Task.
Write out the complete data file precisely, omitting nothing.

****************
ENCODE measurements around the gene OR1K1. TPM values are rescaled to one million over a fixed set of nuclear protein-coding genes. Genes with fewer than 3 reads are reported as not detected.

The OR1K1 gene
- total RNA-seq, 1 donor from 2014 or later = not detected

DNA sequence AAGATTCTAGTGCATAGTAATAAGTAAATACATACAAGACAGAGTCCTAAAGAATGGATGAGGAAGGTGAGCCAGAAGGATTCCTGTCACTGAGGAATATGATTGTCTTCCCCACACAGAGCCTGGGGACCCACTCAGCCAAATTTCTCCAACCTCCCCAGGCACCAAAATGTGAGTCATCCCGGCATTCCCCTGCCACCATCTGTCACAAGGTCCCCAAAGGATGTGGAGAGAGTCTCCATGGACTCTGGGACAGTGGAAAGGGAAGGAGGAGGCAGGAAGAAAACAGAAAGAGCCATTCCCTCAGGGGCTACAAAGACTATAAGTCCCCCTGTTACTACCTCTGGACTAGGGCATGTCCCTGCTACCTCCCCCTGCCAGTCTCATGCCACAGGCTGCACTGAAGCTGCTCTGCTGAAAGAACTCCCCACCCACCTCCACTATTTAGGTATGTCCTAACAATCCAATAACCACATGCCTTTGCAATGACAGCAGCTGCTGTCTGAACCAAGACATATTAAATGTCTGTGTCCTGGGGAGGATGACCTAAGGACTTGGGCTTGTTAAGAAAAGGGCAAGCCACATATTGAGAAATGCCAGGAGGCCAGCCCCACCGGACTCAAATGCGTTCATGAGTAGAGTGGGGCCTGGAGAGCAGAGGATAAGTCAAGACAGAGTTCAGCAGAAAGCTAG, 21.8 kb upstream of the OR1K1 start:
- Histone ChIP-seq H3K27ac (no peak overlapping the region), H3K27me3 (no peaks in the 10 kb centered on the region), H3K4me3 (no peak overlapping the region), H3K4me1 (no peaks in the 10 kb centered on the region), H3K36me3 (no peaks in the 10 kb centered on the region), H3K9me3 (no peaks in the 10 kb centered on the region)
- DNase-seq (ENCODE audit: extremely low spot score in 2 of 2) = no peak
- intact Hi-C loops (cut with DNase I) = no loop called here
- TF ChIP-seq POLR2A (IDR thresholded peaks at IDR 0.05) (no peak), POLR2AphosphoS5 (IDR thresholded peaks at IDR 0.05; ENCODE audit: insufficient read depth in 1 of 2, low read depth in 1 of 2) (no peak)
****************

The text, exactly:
ENCODE measurements around the gene OR1K1. TPM values are rescaled to one million over a fixed set of nuclear protein-coding genes. Genes with fewer than 3 reads are reported as not detected.

The OR1K1 gene
- total RNA-seq, 1 donor from 2014 or later = not detected

DNA sequence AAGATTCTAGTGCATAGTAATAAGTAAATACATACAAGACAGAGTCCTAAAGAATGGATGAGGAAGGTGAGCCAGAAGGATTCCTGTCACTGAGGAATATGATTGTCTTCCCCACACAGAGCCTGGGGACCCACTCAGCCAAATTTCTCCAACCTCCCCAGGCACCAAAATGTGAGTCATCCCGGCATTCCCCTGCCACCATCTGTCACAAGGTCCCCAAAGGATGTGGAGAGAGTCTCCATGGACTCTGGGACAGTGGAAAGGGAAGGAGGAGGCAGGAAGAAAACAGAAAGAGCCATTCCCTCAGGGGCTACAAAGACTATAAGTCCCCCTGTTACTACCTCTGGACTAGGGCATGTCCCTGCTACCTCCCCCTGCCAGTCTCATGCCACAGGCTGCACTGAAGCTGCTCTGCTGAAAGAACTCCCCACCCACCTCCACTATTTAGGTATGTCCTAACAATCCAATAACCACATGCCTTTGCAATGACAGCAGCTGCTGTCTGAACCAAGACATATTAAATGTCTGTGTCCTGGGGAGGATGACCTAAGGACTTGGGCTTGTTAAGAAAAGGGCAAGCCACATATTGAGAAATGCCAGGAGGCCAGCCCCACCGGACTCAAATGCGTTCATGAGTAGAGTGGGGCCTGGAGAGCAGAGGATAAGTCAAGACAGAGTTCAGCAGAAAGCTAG, 21.8 kb upstream of the OR1K1 start:
- Histone ChIP-seq H3K27ac (no peak overlapping the region), H3K27me3 (no peaks in the 10 kb centered on the region), H3K4me3 (no peak overlapping the region), H3K4me1 (no peaks in the 10 kb centered on the region), H3K36me3 (no peaks in the 10 kb centered on the region), H3K9me3 (no peaks in the 10 kb centered on the region)
- DNase-seq (ENCODE audit: extremely low spot score in 2 of 2) = no peak
- intact Hi-C loops (cut with DNase I) = no loop called here
- TF ChIP-seq POLR2A (IDR thresholded peaks at IDR 0.05) (no peak), POLR2AphosphoS5 (IDR thresholded peaks at IDR 0.05; ENCODE audit: insufficient read depth in 1 of 2, low read depth in 1 of 2) (no peak)